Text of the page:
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Our 2013 recommendations

In 2012 we made ten recommendations for action. Since then 3.2 million Australians have experienced a mental health problem and at least another 2,200 people have died by suicide.

So these recommendations remain just as valid this year as they were last year. We re-state them here.

In 2013 we add a further eight for action.

We will re-visit all recommendations every year until we have evidence of change that can be seen in the lives of people living with mental health problems and their supporters.

Our recommendations are stepping stones towards a vision that all people in Australia achieve the best possible mental health and wellbeing.

We want to see healthier people, fewer people institutionalised in our prisons, less disadvantage and stronger Aboriginal and Torres Strait Islander communities. We want our young people to have a contributing future; families to thrive; a society that does not discriminate on the grounds of mental illness, race, disability or sexual preference. We want strong resilient mentally healthy communities, schools and workplaces.

Next year we hope we can give a positive report back on how these recommendations were addressed by us, our governments and service and support providers.


2012 Recommendations

Recommendation 1

Nothing about us, without us – there must be a regular independent survey of people's experiences of and access to all mental health services to drive real improvement.

Action: The National Mental Health Commission will undertake a regular national survey of people with mental health difficulties and their families and support people. This survey will consider access to services, as well as perceptions and experiences. This will build on and complement existing efforts and ensure that people always have a voice and remain at the centre of decision-making about all the services that impact on them.

Recommendation 2

Increase access to timely and appropriate mental health services and support from 6-8 per cent to 12 per cent of the Australian population.

Action: All governments must agree and meet the target in the Fourth National Mental Health Plan Measurement Strategy that 12 per cent of the population should be able to access mental health services in a year. There must be an agreement to this indicator with an implementation plan and investment strategy to achieve this.

Recommendation 3

Reduce the use of involuntary practices and work to eliminate seclusion and restraint.

Action: All jurisdictions must contribute to a national data collection to provide comparison across states and territories, with public reporting on all involuntary treatments, seclusions and restraints each year from 2013. This information should be reported at the service unit level.

Action: The National Mental Health Commission will call for evidence of best practice in reducing and eliminating seclusion and restraint and help identify good practice treatment approaches. We will do this in partnership with the Mental Health Commission of Canada and Australian partners, including the Safety and Quality Partnership Standing Committee, Disability Discrimination Commissioner, Australian Human Rights Commission and interested state mental health commissions.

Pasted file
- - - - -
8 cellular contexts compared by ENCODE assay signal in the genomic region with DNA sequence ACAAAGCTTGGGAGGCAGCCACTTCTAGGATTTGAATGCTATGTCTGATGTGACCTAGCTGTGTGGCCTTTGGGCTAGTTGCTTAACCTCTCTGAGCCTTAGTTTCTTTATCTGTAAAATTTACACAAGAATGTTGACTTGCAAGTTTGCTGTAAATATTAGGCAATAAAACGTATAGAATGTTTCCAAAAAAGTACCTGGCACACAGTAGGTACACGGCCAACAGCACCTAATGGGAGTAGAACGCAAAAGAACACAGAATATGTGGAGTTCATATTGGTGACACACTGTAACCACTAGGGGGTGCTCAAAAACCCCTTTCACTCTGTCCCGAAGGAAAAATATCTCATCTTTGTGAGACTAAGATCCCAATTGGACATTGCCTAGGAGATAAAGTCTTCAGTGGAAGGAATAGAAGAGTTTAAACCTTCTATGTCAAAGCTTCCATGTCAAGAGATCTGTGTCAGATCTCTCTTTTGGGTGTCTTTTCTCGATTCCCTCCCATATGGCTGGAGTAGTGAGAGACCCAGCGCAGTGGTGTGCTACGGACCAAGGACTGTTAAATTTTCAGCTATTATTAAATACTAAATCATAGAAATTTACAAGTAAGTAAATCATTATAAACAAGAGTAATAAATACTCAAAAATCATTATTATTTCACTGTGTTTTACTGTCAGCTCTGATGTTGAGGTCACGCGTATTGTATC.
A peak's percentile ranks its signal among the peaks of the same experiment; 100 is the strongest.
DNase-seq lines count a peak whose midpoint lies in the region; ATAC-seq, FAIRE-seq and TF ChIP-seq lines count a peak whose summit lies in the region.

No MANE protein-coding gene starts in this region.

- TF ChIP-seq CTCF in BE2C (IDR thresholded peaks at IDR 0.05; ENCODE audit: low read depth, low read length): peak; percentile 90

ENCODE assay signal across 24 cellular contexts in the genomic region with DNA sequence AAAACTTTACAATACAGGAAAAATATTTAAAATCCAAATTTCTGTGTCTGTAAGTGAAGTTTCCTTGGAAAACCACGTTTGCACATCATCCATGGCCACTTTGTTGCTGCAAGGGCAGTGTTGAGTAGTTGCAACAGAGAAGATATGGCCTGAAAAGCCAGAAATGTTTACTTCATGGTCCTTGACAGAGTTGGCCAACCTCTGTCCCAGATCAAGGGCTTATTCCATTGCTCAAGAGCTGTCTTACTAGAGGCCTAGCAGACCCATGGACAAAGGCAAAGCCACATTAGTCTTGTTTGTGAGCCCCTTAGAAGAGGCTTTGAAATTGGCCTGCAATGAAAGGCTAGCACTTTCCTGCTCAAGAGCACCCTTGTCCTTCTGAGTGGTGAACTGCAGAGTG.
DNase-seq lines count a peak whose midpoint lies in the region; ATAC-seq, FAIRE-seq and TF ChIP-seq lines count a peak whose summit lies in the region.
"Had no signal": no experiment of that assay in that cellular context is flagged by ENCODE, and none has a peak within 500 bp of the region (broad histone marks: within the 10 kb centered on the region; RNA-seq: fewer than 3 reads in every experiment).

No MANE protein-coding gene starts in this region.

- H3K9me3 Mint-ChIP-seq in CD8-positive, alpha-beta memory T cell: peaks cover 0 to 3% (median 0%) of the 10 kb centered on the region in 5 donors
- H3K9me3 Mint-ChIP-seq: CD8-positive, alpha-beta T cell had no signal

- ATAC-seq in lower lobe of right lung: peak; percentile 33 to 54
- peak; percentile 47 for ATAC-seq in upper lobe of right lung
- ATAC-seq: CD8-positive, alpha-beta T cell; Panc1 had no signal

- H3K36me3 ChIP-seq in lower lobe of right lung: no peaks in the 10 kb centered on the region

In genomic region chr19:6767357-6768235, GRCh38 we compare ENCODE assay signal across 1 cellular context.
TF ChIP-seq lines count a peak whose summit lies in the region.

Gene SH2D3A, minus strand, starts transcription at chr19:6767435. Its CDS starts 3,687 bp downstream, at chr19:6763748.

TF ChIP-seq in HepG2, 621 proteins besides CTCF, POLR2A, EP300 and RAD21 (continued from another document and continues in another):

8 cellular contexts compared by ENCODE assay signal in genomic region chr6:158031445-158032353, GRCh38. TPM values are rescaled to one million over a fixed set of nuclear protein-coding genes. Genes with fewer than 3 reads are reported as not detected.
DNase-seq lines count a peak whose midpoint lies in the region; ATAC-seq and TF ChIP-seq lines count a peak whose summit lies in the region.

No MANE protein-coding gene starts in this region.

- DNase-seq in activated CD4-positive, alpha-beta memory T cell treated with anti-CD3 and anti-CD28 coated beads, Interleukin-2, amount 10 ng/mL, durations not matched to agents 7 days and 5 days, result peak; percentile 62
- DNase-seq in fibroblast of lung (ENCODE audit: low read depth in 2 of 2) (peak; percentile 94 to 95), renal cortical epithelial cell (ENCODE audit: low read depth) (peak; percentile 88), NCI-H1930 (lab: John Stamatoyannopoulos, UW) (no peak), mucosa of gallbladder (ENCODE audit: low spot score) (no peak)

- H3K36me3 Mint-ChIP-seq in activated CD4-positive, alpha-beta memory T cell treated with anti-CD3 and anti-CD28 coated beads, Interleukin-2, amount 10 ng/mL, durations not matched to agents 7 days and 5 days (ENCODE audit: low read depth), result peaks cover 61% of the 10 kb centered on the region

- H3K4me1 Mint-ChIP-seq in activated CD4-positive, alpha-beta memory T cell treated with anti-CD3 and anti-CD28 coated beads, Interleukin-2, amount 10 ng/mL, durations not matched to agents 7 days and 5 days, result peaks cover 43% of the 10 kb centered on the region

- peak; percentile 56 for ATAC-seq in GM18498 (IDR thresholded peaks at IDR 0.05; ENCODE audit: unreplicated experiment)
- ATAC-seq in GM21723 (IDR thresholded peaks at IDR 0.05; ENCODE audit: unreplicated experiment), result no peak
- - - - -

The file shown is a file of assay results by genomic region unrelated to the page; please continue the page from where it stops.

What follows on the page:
Recommendation 4

All governments must set targets and work together to reduce early death and improve the physical health of people with mental illness.

Action: Enduring mental illness must be given the status of a chronic disease to give it higher national focus and support.

Action: The physical health needs of people with mental health problems need to be given a higher priority in all areas of health. The initial focus must be on rapidly reducing cardiovascular disease by reducing risk factors such as smoking and poor diet, and by increasing physical activity for people living with mental health problems.

Action: All government-funded mental health related programs must also be measured on how they support people to achieve better physical health and longer lives. Priority should be given to the financing of multi-disciplinary primary care (through GPs and other primary health care organisations).

Action: All relevant services must give priority to tracking of both the physical and mental health needs of those with enduring mental illness.

Recommendation 5

Include the mental health of Aboriginal and Torres Strait Islander peoples in 'Closing the Gap' targets to reduce early deaths and improve wellbeing.

Action: Mental health must be included as an additional target in the COAG 'Closing the Gap' program. This must be done through the development and implementation of an Aboriginal and Torres Strait Islander Mental and Social and Emotional Wellbeing Plan to commence in 2013. This must also address the future findings of the Aboriginal and Torres Strait Islander Suicide Prevention Advisory Group.

Action: Training and employment of Aboriginal and Torres Strait Islander peoples in mental health services must increase. There must also be better support for Aboriginal and Torres Strait Islander families. There must be regular reporting on progress.

Recommendation 6

There must be the same national commitment to safety and quality of care for mental health services as there is for general health services.

Action: All governments must agree that there is the same emphasis on improving the quality of care and reducing adverse events in mental health services as applies to other physical health services. Governments must commit to implement nationally agreed and mandatory service standards in mental health services as they have for other health services. The National Mental Health Commission will work with the Australian Commission on Safety and Quality in Health Care to identify what it takes to get proper uptake of national mental health service standards and make them mandatory.